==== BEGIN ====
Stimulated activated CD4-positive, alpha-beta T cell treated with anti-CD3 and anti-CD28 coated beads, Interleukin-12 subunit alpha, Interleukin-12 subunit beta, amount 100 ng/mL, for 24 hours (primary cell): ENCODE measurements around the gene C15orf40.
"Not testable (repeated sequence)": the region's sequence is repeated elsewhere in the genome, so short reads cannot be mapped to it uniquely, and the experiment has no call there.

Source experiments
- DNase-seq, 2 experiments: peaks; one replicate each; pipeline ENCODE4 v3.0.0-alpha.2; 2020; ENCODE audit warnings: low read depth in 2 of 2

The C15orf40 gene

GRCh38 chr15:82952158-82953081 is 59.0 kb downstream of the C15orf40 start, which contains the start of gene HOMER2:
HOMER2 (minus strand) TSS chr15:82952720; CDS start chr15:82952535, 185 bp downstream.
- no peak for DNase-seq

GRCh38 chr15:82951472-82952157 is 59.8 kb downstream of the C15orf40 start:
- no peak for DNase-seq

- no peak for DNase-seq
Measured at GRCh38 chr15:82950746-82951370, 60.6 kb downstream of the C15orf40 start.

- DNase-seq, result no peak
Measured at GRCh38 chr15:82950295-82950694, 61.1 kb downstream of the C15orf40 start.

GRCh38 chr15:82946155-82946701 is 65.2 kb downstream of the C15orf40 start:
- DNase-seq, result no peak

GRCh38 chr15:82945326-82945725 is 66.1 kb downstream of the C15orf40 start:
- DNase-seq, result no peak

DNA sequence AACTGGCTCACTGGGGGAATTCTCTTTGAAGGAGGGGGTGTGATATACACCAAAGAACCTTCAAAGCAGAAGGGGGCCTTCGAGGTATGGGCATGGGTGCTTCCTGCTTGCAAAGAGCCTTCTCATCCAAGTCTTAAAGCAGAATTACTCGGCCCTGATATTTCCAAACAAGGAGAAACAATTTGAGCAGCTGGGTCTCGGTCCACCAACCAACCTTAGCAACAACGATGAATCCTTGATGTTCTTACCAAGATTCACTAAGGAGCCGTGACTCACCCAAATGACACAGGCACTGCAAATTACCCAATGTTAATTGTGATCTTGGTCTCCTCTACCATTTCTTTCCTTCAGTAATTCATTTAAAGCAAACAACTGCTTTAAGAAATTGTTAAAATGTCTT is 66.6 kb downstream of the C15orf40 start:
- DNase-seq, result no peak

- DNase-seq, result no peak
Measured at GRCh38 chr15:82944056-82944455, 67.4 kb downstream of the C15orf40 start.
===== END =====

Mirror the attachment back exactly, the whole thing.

Stimulated activated CD4-positive, alpha-beta T cell treated with anti-CD3 and anti-CD28 coated beads, Interleukin-12 subunit alpha, Interleukin-12 subunit beta, amount 100 ng/mL, for 24 hours (primary cell): ENCODE measurements around the gene C15orf40.
"Not testable (repeated sequence)": the region's sequence is repeated elsewhere in the genome, so short reads cannot be mapped to it uniquely, and the experiment has no call there.

Source experiments
- DNase-seq, 2 experiments: peaks; one replicate each; pipeline ENCODE4 v3.0.0-alpha.2; 2020; ENCODE audit warnings: low read depth in 2 of 2

The C15orf40 gene

GRCh38 chr15:82952158-82953081 is 59.0 kb downstream of the C15orf40 start, which contains the start of gene HOMER2:
HOMER2 (minus strand) TSS chr15:82952720; CDS start chr15:82952535, 185 bp downstream.
- no peak for DNase-seq

GRCh38 chr15:82951472-82952157 is 59.8 kb downstream of the C15orf40 start:
- no peak for DNase-seq

- no peak for DNase-seq
Measured at GRCh38 chr15:82950746-82951370, 60.6 kb downstream of the C15orf40 start.

- DNase-seq, result no peak
Measured at GRCh38 chr15:82950295-82950694, 61.1 kb downstream of the C15orf40 start.

GRCh38 chr15:82946155-82946701 is 65.2 kb downstream of the C15orf40 start:
- DNase-seq, result no peak

GRCh38 chr15:82945326-82945725 is 66.1 kb downstream of the C15orf40 start:
- DNase-seq, result no peak

DNA sequence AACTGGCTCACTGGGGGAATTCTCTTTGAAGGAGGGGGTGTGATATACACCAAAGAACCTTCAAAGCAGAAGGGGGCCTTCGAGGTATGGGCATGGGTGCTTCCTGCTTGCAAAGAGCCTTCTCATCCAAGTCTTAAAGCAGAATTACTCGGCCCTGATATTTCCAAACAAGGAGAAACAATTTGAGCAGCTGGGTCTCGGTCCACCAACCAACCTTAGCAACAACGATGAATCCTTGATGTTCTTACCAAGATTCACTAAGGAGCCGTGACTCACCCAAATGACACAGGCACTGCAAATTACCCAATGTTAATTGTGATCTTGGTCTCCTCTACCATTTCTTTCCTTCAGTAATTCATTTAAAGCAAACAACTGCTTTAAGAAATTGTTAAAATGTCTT is 66.6 kb downstream of the C15orf40 start:
- DNase-seq, result no peak

- DNase-seq, result no peak
Measured at GRCh38 chr15:82944056-82944455, 67.4 kb downstream of the C15orf40 start.